The issue is many small, and medium size companies do not need the volume of production that a 300 mm fab generates, plus they may struggle to pay for the expense for any 300 mm fab ($3-4 billion). It is not reasonable to invest this amount of money rather than fully utilize the fab. Because the 300 mm fab is inherently more efficient compared to the smaller diameter wafer fabs, there is pressure for any solution.
For that small and medium size companies, the remedy has often gone to close their manufacturing facilities, and hire a 3rd party having a 300 mm fab to produce their product. This is what is known as going “fabless”, or “fab-light”. The businesses that carry out the alternative party manufacturing are called foundries. Most foundries are in Asia, especially Taiwan.
Ironically, 300 mm was made by Motorola and Infineon at a project called Semiconductor3000 in Dresden, Germany. This was a small pilot line which had been not able to volume production. Those two companies have suffered with their peers off their lack of fore-sight. In 2000, Motorola operated 18 fabs and was the 5th largest semiconductor company on earth. Today, Motorola has divested their manufacturing in to a company called Freescale that now operates just 6 fabs. Infineon divested their manufacturing right into a company call Qimonda. Qimonda has filed for bankruptcy.
Businesses like AT&T (Lucent), LSI Logic, Hewlett-Packard and Xilinx have previously eliminated chip manufacturing. Businesses like Texas Instruments and Cypress Semiconductor have set paths for the eventual removal of most kgbapu their fabs. AMD (GlobalFoundries) and Motorola (Freescale Semiconductor) have separated their manufacturing divisions into independent companies, and profess a strategy to get free from fabs. Even Intel outsources its newest hot product, the Atom (employed for “Netbooks”), to some foundry.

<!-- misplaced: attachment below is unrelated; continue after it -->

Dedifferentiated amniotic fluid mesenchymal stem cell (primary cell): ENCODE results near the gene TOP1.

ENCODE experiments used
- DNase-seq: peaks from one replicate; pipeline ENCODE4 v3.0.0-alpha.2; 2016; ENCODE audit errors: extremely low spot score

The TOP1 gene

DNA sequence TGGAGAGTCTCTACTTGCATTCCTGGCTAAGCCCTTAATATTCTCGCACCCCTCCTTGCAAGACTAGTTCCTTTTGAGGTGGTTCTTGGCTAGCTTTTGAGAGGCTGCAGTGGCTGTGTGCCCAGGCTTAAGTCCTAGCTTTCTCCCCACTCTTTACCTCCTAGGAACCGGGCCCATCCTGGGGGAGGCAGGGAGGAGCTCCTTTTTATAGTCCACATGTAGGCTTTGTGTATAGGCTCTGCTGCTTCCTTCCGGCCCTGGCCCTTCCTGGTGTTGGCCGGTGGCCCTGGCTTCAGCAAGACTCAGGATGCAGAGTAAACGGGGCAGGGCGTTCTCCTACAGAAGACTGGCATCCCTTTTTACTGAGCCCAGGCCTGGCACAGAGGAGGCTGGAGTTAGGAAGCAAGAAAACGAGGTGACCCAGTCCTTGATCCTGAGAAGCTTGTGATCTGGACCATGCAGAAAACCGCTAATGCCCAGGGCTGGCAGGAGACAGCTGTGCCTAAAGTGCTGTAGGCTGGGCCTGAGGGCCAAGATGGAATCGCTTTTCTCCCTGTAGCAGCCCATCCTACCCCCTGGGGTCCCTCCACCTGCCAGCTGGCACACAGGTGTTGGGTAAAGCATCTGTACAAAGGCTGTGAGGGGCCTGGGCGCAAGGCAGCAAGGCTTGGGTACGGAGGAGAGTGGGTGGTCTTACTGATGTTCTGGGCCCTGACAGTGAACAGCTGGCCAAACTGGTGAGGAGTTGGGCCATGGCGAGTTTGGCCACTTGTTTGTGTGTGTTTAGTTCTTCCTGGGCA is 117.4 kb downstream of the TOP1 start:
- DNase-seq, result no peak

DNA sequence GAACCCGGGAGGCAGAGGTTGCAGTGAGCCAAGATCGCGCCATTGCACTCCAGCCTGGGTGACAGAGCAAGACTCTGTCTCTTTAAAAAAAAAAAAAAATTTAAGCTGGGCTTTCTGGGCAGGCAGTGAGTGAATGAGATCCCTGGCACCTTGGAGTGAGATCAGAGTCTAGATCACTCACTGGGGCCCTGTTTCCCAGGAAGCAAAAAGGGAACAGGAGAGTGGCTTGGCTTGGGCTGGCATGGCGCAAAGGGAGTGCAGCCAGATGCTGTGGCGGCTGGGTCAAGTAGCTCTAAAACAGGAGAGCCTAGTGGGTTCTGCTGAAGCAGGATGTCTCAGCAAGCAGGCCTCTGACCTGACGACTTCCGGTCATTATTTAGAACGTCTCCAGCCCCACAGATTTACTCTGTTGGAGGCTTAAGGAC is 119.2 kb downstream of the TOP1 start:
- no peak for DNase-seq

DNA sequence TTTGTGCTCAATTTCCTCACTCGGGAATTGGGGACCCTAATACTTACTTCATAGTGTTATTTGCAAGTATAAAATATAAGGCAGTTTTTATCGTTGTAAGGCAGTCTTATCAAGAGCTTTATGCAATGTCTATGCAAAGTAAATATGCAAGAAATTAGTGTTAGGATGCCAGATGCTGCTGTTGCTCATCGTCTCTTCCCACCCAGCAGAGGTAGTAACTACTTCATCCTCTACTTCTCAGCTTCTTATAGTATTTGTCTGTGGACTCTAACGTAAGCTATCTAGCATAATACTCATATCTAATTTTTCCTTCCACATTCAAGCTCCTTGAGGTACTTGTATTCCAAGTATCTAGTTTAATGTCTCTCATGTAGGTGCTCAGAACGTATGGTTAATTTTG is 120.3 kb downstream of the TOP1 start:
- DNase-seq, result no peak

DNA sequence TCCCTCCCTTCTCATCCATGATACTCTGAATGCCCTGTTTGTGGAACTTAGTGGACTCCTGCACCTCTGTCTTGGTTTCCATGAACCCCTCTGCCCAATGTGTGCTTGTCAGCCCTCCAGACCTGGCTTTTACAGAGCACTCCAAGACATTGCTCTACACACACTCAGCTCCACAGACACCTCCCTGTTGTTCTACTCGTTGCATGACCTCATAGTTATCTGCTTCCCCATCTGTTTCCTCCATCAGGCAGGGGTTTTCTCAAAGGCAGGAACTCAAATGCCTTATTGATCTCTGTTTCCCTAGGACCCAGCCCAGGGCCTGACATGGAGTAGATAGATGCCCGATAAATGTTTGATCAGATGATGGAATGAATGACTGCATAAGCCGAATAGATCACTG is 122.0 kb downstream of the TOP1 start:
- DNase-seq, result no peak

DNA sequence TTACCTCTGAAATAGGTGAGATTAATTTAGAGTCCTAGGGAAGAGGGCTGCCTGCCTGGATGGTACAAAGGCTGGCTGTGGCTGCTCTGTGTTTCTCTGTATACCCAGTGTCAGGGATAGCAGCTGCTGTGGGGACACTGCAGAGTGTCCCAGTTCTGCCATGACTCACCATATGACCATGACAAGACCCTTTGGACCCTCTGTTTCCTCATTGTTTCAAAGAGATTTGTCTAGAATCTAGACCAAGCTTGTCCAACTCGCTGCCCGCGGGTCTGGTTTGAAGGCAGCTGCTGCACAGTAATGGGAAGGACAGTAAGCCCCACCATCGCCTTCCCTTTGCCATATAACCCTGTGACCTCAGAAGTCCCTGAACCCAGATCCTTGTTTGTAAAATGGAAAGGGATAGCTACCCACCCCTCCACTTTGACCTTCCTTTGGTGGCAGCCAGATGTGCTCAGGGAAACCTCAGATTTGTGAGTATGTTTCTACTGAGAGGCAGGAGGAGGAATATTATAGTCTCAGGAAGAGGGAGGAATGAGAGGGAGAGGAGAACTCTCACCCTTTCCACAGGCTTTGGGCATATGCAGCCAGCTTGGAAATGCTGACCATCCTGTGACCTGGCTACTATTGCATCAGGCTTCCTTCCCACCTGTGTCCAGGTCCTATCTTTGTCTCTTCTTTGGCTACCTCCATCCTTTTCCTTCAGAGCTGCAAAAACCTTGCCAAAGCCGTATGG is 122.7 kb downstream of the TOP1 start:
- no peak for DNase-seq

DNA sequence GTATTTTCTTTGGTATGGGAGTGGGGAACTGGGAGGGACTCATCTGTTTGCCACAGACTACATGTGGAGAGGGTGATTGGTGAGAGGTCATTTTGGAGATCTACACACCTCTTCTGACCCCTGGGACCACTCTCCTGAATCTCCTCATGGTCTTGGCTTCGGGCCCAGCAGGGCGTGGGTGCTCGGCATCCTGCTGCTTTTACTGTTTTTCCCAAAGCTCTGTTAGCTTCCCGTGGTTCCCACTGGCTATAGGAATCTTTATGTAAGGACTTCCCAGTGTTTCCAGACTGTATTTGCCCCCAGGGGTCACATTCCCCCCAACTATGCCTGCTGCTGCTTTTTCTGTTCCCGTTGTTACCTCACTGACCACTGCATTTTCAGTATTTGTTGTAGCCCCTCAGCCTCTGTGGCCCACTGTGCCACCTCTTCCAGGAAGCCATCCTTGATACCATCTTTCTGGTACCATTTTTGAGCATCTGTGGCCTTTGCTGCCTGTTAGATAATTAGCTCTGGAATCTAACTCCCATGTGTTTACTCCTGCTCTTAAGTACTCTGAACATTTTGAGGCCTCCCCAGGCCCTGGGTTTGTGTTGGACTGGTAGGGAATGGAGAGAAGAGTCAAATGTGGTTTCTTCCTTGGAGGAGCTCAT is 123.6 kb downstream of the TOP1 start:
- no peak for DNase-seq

Over half of the fabs in operation at the beginning of the decade are now closed. With 20-40 fabs closing every year, there is a glut of used production tools on the market, most selling at bargain basement rates.
Recently three of the largest semiconductor companies, Intel (microprocessors), Samsung (memory), and TSMC (foundry) have been planning for a transition to 450 mm wafers. A InAs wafer should have approximately the same advantage over a 300 mm fab, that a 300 mm fab has over a 200 mm fab. It is actually undoubtedly a strategic decision to create a situation where other-than-huge companies will likely be with a competitive disadvantage. Intel had $12 billion inside the bank at the end of 2008. Can AMD (GlobalFoundries), or comparably sized companies, afford a 450 mm fab ($6-10 billion)? No.
If the industry continues to progress across the current path, competition will disappear. The largest memory manufacturer will control memory, the greatest microprocessor manufacturer will control microprocessors, and also the foundry business will be controlled by one company. These companies have benefits of scale over their competitors, however existing manufacturing advantage will grow significantly.